Shefiu December 12, 2011 at 2:38 pm

Great ideas of blogging for effective traffic. Point 9 particularly caught my eye with reference to Julien Smith. I certainly agree it’s best to call it as we see it and treat our audience as friends. But most importantly we should put our personality into our writing.

Mike Martel December 12, 2011 at 3:29 pm

I like the idea of being yourself. People love to hear about you, your story, what’s going on for you, especially the bad. I guess misery loves company.
Nice post, just found your blog on my travels around the Internet. Definately will come back.

Greg December 14, 2011 at 8:52 am

Great Ideas .. Number 3 is a great force…sharing what you have learned is a great education…Thanks for sharing…Greg Avery

Alex Aguilar December 16, 2011 at 9:43 pm

Some great ideas Corbett I think I’m going to swipe a few of them for my own blog! That being said, I’d be a little careful about #7. Stirring up controversy can be a great way to rapidly generate interest and raise your blog’s profile, but it can also have long-term consequences for your site/brand. Having a bold opinion or the playing the devil’s advocate is fine – but you must be able to withstand the inevitable backlash without buckling under pressure.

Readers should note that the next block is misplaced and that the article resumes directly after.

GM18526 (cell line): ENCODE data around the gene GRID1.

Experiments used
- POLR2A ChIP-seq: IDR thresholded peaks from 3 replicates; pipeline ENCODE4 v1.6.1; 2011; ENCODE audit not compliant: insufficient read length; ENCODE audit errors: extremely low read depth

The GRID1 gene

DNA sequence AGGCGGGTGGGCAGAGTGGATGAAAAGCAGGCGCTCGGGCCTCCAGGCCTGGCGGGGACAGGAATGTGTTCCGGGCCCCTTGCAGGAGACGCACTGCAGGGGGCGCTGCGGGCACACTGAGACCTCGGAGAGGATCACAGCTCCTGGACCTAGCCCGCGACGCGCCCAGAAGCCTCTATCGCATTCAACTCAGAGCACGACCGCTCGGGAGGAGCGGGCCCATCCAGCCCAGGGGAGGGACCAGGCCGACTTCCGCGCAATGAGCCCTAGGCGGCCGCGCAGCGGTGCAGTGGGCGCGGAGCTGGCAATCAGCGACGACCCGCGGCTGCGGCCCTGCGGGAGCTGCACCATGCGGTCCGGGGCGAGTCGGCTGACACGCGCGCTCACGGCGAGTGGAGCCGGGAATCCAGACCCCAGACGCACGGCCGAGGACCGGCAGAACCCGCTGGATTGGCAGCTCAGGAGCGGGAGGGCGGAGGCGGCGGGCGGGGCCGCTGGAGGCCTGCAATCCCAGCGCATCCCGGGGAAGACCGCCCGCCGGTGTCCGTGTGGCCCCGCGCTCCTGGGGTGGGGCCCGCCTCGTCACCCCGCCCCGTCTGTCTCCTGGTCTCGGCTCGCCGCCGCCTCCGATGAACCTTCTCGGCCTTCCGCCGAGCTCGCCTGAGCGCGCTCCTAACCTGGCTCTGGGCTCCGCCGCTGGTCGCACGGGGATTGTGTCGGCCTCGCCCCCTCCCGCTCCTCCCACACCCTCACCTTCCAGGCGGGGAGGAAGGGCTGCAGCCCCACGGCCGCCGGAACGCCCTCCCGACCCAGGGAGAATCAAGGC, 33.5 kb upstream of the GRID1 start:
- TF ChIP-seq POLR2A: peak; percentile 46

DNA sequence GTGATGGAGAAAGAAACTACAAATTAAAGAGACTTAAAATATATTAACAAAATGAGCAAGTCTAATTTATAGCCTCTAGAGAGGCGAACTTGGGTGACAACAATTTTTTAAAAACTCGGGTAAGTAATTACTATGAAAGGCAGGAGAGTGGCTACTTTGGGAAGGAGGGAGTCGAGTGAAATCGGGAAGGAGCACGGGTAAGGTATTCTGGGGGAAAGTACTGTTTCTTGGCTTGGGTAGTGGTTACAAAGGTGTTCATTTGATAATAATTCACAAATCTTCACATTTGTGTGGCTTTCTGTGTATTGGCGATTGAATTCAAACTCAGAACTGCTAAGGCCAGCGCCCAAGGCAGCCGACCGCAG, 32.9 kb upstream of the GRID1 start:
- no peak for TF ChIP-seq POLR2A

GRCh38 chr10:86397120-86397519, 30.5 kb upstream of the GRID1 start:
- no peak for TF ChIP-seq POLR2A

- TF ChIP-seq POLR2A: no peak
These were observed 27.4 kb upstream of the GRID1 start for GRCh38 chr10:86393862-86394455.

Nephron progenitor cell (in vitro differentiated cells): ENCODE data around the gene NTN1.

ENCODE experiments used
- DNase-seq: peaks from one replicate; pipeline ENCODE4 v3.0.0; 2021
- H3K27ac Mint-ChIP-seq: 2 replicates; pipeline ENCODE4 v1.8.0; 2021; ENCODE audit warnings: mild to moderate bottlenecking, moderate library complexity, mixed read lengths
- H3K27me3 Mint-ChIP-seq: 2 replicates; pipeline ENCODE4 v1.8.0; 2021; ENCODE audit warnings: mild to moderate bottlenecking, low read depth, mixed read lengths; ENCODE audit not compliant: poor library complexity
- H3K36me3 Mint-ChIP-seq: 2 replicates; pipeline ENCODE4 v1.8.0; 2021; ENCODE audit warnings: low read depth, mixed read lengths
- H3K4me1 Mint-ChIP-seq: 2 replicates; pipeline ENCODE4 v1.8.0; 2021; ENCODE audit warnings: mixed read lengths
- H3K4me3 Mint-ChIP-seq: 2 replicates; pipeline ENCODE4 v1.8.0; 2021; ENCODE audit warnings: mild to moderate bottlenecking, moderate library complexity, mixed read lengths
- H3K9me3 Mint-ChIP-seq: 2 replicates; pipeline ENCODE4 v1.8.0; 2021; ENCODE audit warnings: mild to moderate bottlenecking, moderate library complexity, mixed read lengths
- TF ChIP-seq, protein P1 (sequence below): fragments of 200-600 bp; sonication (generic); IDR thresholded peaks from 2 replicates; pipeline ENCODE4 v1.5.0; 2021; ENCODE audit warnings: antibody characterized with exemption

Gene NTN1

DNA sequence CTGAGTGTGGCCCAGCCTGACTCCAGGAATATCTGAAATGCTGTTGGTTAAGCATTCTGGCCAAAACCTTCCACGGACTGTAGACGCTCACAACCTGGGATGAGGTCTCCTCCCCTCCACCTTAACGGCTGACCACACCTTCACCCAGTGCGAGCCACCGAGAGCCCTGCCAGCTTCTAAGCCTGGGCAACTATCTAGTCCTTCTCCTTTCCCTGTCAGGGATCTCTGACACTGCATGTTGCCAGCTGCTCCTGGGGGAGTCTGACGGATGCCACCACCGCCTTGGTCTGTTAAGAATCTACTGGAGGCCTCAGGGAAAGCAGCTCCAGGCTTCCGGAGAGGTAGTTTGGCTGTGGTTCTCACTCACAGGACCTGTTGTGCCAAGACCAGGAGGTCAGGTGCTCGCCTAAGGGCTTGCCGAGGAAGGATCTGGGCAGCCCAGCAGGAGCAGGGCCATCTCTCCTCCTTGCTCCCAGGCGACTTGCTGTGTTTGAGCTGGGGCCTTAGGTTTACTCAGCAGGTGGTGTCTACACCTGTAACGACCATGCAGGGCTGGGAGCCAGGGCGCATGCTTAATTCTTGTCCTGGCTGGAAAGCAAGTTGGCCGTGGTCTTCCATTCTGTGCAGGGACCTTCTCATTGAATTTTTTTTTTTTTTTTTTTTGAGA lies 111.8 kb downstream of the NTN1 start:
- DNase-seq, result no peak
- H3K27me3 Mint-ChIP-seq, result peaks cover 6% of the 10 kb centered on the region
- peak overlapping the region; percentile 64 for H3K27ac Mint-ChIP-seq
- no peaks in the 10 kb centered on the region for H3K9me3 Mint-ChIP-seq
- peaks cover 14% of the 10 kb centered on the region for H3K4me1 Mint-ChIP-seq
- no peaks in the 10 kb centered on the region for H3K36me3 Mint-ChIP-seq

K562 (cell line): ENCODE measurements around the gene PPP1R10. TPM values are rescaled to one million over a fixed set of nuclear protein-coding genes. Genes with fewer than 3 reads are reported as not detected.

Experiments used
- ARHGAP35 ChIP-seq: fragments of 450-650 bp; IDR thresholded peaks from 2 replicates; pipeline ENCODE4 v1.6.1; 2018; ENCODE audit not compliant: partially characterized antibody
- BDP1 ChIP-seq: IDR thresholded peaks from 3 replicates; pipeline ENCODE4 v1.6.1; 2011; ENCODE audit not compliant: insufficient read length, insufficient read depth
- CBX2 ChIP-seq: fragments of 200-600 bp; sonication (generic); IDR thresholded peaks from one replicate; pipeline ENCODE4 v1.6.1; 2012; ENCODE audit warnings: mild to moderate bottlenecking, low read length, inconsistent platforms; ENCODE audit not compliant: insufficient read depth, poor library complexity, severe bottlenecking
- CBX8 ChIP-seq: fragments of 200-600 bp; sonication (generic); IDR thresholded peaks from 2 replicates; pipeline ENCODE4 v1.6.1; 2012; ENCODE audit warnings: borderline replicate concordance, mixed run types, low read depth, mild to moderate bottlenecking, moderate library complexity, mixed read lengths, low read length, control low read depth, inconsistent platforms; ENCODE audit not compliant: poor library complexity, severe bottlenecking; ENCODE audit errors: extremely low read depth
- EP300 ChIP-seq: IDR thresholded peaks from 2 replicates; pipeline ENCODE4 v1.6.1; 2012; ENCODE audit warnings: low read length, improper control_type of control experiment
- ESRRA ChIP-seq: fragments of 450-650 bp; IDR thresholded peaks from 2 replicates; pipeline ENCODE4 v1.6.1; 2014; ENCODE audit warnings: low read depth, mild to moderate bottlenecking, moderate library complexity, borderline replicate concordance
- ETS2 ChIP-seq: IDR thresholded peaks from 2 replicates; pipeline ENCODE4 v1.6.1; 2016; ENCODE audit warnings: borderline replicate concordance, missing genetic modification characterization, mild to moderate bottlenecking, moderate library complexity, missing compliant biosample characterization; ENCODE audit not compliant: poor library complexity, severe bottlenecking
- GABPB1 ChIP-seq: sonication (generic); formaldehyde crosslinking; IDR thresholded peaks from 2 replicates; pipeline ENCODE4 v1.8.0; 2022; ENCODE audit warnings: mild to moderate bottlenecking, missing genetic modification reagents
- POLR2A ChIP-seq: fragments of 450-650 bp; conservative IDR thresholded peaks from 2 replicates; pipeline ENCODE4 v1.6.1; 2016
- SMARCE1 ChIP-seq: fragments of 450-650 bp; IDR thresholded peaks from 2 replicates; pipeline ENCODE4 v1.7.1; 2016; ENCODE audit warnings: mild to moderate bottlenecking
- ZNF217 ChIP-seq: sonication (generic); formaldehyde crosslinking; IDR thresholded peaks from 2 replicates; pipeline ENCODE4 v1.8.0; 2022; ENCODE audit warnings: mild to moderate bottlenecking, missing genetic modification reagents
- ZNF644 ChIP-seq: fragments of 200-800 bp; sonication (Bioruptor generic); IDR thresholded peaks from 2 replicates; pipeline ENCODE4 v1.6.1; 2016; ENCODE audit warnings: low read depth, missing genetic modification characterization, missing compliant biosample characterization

TheJoeSweeney December 21, 2011 at 3:30 pm

Sweet F-N list. Instant classic. Tons of value. I will be incorporating these into my motivational blog. Gracias.

More Web Site Traffic Guide January 4, 2012 at 6:19 pm

Great list! People should keep blog posts short and sweet. I have been giving out short and direct to the point posts and it’s more readable to customers than posting a too-detailed post.

hypnodude January 18, 2012 at 2:58 am

Great list, very interesting especially the one on the Manifesto which sparked something. Thanks for the good advices.

Michelle March 22, 2012 at 2:01 pm

Great list. #5 is sound advice. I get so many more comments when I don’t write a novel for a post.

Michelle March 22, 2012 at 2:02 pm

Oops, I meant #5. :)

Ricardo Bueno March 22, 2012 at 2:40 pm

People say “list posts” are over-rated. Still, they work. Big time!

One of my most trafficked posts last year was a list post titled: 33 Must-Read Tips & Tutorials for Bloggers. Basically a list of posts from around the web on everything you need to know to start a blog. It was linked to by several sources and still generates traffic to this day.